The Lost Turks of Brantford, Ontario

The internment of Turkish Canadians took place during the First World War. 

lost_turks-1 In 1890s Brantford, Ontario was the third largest industrial city in Canada, after Montreal and Toronto. Known as the “Birmingham of Canada,” it was a major centre of the new tractor and auto industries including Massey-Harris, (later Massey-Ferguson). A Brantford businessman visited the Sultan’s capital in 1895 looking for new markets in the Ottoman Empire which, at that time, included most of the Balkans and virtually of the Middle East. His visit resulted in more than exports of machinery.

In the following two decades, thousands of the Sultan’s subjects came as economic migrants to Brantford. Most were Armenian, but about 120 were Turks and Kurds. Almost all came from the same region in Anatolia indicating the relative peaceful relations at the time in the Sultan’s domains. What happened to this band of Brantford Ottomans is a mystery buried in Canadian history.

Up to 1914, they lived and prospered in Brantford. Deeply attached to their faith, they even purchased a lot in Brantford’s Mount Hope Cemetery. It survives to this day.

The local newspaper, the Brantford Expositor of 30 January 1912 contains an amazing story of the “first ever Mohammedan funeral” in the city. On this occasion, the deceased was a young Turk, Ahamed Osman and his funeral was an elaborate public procession along the main street. No less than 20 horses were on hand, leading a casket wagon in lieu of a hearse. Very prominently, the casket was wrapped with Turkish flags and a young man walked at the head of the procession carrying the Ottoman star and crescent.

No doubt this small group of Turkish Canadians must have looked strange and exotic to the highly conformist and staunchly British townspeople of Brantford.

Suddenly, their world ended in November 1914. England was now at war with the Sultan. This small band of Brantford Turks became “enemy aliens” under the hastily drafted War Measures Act in Ottawa. Many Ottoman Armenians were also targeted. Sadly, both groups were thrown out of work and then the Brantford Police came on a cold wintry night, rounding the whole lot of them and herding them into the city jail. A few days later, the city fathers, complaining of the cost of care, put them on a train to Fort Henry in Kingston. The authorities at Fort Henry were equally puzzled with the unexpected influx.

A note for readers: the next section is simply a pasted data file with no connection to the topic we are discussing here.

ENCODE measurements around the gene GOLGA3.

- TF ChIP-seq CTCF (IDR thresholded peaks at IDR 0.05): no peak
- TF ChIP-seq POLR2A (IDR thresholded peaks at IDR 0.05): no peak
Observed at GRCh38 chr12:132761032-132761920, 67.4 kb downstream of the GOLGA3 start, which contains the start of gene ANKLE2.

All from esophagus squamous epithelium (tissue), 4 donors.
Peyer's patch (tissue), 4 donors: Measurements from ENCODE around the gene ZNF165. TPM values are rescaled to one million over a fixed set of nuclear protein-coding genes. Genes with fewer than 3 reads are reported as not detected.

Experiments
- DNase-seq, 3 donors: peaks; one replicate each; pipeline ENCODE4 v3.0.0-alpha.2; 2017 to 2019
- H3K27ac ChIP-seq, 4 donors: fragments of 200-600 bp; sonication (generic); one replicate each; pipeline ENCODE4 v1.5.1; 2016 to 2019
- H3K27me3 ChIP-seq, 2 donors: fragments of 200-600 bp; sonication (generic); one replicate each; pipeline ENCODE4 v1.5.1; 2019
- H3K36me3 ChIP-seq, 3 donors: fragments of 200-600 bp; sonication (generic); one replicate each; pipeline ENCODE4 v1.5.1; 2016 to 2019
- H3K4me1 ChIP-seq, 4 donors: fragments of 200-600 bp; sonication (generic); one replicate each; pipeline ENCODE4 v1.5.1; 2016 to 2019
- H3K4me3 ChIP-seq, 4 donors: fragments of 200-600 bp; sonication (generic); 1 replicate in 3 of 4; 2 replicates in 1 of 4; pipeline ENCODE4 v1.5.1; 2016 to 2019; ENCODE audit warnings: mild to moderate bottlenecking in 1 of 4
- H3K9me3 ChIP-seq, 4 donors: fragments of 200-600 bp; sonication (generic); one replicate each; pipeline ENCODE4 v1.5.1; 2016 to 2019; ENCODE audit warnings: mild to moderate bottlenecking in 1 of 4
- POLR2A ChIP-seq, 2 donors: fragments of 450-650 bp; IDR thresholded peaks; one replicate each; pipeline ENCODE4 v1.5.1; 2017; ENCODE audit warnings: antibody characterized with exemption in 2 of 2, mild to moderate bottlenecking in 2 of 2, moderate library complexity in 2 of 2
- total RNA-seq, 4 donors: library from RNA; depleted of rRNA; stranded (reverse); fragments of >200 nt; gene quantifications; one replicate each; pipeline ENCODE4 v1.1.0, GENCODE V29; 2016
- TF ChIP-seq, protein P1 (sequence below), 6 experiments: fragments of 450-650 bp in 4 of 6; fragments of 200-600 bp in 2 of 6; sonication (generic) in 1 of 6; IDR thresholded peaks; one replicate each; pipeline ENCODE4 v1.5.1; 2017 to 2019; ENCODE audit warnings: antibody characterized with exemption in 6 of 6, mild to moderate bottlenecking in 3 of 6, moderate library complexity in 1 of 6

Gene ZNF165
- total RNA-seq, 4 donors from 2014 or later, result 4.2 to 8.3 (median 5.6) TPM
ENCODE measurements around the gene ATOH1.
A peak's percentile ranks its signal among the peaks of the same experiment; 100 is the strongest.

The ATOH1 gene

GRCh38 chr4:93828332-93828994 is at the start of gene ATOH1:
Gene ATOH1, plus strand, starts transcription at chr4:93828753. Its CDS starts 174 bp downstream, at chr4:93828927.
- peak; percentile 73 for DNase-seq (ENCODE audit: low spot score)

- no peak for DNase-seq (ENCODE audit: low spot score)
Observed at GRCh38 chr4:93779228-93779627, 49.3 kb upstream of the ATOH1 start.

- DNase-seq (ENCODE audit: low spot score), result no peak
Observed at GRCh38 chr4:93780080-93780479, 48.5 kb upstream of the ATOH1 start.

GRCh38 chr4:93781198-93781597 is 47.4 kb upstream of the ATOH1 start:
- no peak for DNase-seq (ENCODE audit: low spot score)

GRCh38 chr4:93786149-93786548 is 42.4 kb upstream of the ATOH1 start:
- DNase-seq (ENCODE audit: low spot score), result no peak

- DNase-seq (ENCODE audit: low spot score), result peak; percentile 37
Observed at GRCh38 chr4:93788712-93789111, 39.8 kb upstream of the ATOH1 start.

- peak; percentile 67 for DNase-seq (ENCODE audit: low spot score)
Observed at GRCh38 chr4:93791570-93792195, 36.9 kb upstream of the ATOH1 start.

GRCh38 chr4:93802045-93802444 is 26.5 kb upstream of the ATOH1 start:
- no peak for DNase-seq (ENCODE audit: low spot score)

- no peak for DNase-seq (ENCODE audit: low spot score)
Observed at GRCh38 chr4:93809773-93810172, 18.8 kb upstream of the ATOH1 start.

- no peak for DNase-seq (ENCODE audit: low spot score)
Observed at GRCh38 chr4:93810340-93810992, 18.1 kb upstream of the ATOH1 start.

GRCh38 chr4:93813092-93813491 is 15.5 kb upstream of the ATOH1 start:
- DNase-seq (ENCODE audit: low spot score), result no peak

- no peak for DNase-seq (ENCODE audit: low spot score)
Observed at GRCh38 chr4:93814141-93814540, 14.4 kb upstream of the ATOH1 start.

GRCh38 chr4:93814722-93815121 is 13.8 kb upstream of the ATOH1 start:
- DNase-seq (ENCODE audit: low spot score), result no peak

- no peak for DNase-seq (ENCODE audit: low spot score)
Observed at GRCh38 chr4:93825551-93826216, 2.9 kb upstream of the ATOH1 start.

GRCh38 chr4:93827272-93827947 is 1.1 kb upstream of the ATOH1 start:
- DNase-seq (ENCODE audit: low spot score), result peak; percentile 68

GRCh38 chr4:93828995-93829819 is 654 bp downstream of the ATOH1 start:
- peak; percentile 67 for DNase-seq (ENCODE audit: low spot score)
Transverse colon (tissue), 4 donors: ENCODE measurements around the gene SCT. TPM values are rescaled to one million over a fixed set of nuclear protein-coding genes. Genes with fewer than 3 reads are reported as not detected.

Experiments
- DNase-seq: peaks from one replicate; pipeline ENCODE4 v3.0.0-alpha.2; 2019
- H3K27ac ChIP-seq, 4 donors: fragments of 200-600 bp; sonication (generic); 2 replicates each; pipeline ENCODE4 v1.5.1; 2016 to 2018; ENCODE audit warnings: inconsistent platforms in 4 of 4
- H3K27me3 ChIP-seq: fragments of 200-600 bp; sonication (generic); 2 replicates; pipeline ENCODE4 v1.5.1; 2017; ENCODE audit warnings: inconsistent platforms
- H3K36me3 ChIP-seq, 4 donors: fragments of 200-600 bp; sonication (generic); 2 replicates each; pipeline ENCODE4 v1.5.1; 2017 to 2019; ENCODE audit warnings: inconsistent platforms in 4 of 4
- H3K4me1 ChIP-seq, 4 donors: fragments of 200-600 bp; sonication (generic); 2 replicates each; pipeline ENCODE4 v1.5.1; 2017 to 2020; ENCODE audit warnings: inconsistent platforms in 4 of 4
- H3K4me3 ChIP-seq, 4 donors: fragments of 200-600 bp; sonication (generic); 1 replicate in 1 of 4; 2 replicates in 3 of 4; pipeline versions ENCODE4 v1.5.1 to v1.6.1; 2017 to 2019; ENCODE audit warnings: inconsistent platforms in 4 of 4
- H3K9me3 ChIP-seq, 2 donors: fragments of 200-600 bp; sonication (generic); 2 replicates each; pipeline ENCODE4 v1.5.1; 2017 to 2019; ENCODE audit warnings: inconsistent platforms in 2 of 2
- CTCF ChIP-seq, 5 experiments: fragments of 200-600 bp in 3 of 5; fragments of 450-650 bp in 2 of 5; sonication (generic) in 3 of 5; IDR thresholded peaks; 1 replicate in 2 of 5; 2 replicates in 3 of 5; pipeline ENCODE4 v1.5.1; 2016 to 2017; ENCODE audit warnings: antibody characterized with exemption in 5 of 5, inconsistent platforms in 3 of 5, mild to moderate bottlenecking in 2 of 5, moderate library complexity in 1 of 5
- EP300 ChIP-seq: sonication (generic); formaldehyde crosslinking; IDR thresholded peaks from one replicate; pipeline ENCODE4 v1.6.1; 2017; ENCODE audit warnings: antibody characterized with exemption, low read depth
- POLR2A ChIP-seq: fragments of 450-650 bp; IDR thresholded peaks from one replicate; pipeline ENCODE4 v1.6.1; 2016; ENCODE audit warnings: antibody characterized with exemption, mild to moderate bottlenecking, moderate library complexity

Suddenly, their world ended in November 1914. England was now at war with the Sultan. This small band of Brantford Turks became “enemy aliens” under the hastily drafted War Measures Act in Ottawa.

From Kingston, these Ottomans were sent to Kapuskasing in the wilds of Northern Ontario. Given axes, shovels and other tools, they were ordered to build an internment camp which housed a much greater number of Ukrainian, German and Axis nationals. The POW Roll of the Kapuskasing Camp contains several names which must belong to these Brantford Turks. One or two died in captivity.

No record exists about the fate of survivors of the Brantford Turks after the War. Maybe some returned to Turkey. There is scant evidence that a few of them might have moved to St. Catharines in southwest Ontario. But the majority remain lost.

After the Second Wolrd War, by order of the Cabinet in Ottawa, all records relating to the Kapuskasing internees were destroyed. So, it seems, we shall never know the real story of the lost Turks of Brantford.

Dr. Ozay Mehmet is a Senior Fellow of Modern Turkish Studies with the Norman Patterson School of International Affairs at Carleton University.